Crysis 3

Crysis 3

Crysis 3 still brings the mightiest cards to their knees, especially when cranking up the resolution in involved. It’s the true 4K test out there right now, and the GTX 970 buckled a little when things got too intense. It’s still perfect for 1080p and definitely manageable at 2K, but anything higher becomes a little bit unplayable.


Watch Dogs

Despite the patches, Watch_Dogs is still terribly optimized on PC. That doesn’t make it a good playing experience, but it’s still a decent testing ground, especially for newer cards with increasing GDDR memory. The 4GB on the GTX 970 don’t go to waste here, and you can easily max out Watch_Dogs with a smooth 60 frames at 1080p, something the 780Ti struggles with. At higher resolutions things start getting a little slower, but it’s still reasonably impressive at even 4K.

There’s no doubt that the GTX 970 is a powerful, powerful card. The main criticism of the 900-series, however, is that it’s not a quantum leap forward in terms of performance, with Nvidia focusing more on power efficiency instead. That’s not entirely wrong, but that doesn’t mean Nvidia has released cards that can’t trump their insanely powerful 780Ti. In fact, the smaller GTX 970 puts up quite a fight against the former flagship. Pitting Asus’ GTX 970 against the GTX 780Ti Matrix Platinum (probably the strongest 780Ti around) delivers some interesting results.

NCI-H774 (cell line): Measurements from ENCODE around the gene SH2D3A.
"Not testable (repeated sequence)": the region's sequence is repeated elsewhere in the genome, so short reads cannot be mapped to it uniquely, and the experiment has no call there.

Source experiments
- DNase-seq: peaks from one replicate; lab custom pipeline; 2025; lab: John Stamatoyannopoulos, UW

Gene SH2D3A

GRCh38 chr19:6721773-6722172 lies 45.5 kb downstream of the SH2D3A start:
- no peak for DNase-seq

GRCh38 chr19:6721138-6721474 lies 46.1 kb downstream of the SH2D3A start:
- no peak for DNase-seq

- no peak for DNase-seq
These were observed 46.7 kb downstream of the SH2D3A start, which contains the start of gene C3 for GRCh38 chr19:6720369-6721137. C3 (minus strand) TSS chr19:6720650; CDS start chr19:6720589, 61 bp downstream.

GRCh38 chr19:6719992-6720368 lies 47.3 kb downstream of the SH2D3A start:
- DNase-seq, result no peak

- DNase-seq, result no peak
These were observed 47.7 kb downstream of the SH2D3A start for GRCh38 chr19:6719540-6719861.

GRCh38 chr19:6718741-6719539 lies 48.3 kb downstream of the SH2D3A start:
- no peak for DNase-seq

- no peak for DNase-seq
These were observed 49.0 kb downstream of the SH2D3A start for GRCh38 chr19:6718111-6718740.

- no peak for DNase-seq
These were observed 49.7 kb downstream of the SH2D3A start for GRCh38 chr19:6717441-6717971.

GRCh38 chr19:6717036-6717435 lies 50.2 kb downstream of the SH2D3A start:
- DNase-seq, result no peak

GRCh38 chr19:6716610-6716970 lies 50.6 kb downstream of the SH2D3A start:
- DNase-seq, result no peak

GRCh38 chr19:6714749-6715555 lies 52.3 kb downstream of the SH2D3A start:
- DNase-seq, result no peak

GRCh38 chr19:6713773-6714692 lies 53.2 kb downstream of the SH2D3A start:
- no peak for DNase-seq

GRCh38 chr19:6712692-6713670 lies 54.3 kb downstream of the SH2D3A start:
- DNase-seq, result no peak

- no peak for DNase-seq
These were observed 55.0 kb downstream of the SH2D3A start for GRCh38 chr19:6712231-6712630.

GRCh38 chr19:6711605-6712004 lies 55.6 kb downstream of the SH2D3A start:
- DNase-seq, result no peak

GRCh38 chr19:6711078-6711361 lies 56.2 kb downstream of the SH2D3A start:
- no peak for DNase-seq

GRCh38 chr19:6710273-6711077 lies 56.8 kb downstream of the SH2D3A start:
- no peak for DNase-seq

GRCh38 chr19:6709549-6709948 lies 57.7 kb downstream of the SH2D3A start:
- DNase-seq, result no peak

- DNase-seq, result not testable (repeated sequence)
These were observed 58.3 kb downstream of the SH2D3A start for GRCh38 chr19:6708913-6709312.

These aren’t confined to Metro either. In most of the tests I ran, the 780Ti Matrix only outperformed the GTX 970 by an average of 6-8 frames, which is a large plus on the Maxwell’s report. That’s because the GTX 970 currently retails for R5999,90, while the 780Ti Matrix goes well over R11 000. With two 970’s in SLI, these comparisons would fall well in favor of Nvidia’s new chips, meaning the GTX 970 delivers a ton of bang for your buck.

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Even measuring it up to its bigger, GTX 980 brother, the 970 looks like the better deal. Right now the GTX 980 goes for just over R10 000, offering only around a 15% performance gain at stock speeds. That’s not a massive leap for a R4000 difference, and again a GTX 970 SLI solution would blow a single 980 out the water, while costing just a little more. The economics behind the GTX 970 make it the most attractive GPU on the market right now, even if it’s not the single most powerful one out there.



Last Updated: October 2, 2014

Asus Nvidia GTX 970 Strix
There's no doubt that Maxwell is impressive. Nvidia have really put it to AMD with their next-generation, while also undercutting their own range of high-end cards at the same time. The GTX 980 might be the flagship model right now, but a combination of local pricing and performance per Rand makes the GTX 970 a much better card. Combine that with Asus' impressive Strix cooling design, and you've got an extremely powerful upgrade option at a reasonable price. There isn't much a reason to upgrade from a 780Ti, but if you're running anything else you may want to jump over to the Maxwell side of life.